Low-cost, high-performance wearable tech comes closer to reality
(6 months ago)
Washington D.C. [USA], Nov 17 : A newly-developed class of breakthrough motion sensors could herald a near future of ubiquitous, fully integrated and affordable wearable technology.
Researchers from the Florida A and M University - Florida State University College of Engineering detailed the impressive properties and cost-effective manufacturing process of an advanced series of motion sensors made using buckypaper - razor thin, flexible sheets of pure, exceptionally durable carbon nanotubes.
These new buckypaper sensors represent a marked improvement on current industry standards, with most sensors being either too crude or too inflexible to reliably monitor complex structures like the human body.
"Current technology is not designed for that," said researcher Richard Liang. "For sensor technology, you need it to be flexible, you need it to be affordable and you need it to be scalable. This new technology is versatile and the sensors are affordable to print. It's a big innovation that presents many possibilities down the road."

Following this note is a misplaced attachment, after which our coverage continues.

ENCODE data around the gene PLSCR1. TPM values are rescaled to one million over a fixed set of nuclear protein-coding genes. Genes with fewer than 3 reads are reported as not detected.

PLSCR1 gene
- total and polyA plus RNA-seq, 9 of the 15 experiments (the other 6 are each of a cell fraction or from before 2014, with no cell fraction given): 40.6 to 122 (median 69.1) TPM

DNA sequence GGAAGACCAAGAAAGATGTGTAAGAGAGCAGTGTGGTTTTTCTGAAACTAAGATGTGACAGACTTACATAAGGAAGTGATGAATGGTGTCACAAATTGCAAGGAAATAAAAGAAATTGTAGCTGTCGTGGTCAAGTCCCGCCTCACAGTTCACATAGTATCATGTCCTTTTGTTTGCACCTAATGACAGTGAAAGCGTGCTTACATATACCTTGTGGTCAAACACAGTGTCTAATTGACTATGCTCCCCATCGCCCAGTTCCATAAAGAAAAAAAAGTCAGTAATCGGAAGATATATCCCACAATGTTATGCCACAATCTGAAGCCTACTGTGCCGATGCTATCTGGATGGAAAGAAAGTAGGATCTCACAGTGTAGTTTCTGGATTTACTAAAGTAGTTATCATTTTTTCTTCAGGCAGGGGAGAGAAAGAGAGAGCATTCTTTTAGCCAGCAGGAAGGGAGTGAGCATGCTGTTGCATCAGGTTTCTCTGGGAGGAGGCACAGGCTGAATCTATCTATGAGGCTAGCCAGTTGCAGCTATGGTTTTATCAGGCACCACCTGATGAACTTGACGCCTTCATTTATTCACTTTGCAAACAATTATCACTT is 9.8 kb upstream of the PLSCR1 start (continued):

At this stage, potential applications for the printable buckypaper sensors are limited only by the breadth of researchers' imaginations. The low-profile design could be integrated into bedsheets to monitor quality of sleep, shoes to track step count and posture or workout clothes to measure intensity of exercise.
Researchers also foresee potential applications beyond the realm of wearable technology. In the field of soft robotics, the material could facilitate advances in the production of responsive, self-correcting artificial muscles.
Moreover, the scalable sensors represent another step toward the long-predicted future of an "internet of things," where virtually all of an individual's computers, devices, garments, furniture and appliances are digitally connected to freely exchange information in the cloud.
Lead author Joshua DeGraff said that this material could be used in structural health monitoring, wearable technology and everything in between.
The novel sensor structure combines a strip of seven micron-thin buckypaper with silver ink electrodes printed from a common, commercially available ink-jet printer.
The result is a kind of perfect Goldilocks sensor: not as insensitive as common, flexible metallic sensors, but not as rigid or cumbersome as popular, more sensitive semi-conductor sensors.
The wearable buckypaper sensors are an ideal marriage of these competing qualities. They're flexible, seamless and sensitive to subtle movements and strains.
While the technology might not be ready for primetime quite yet, researchers are energized by its promising future.
The study is published in the journal Materials and Design.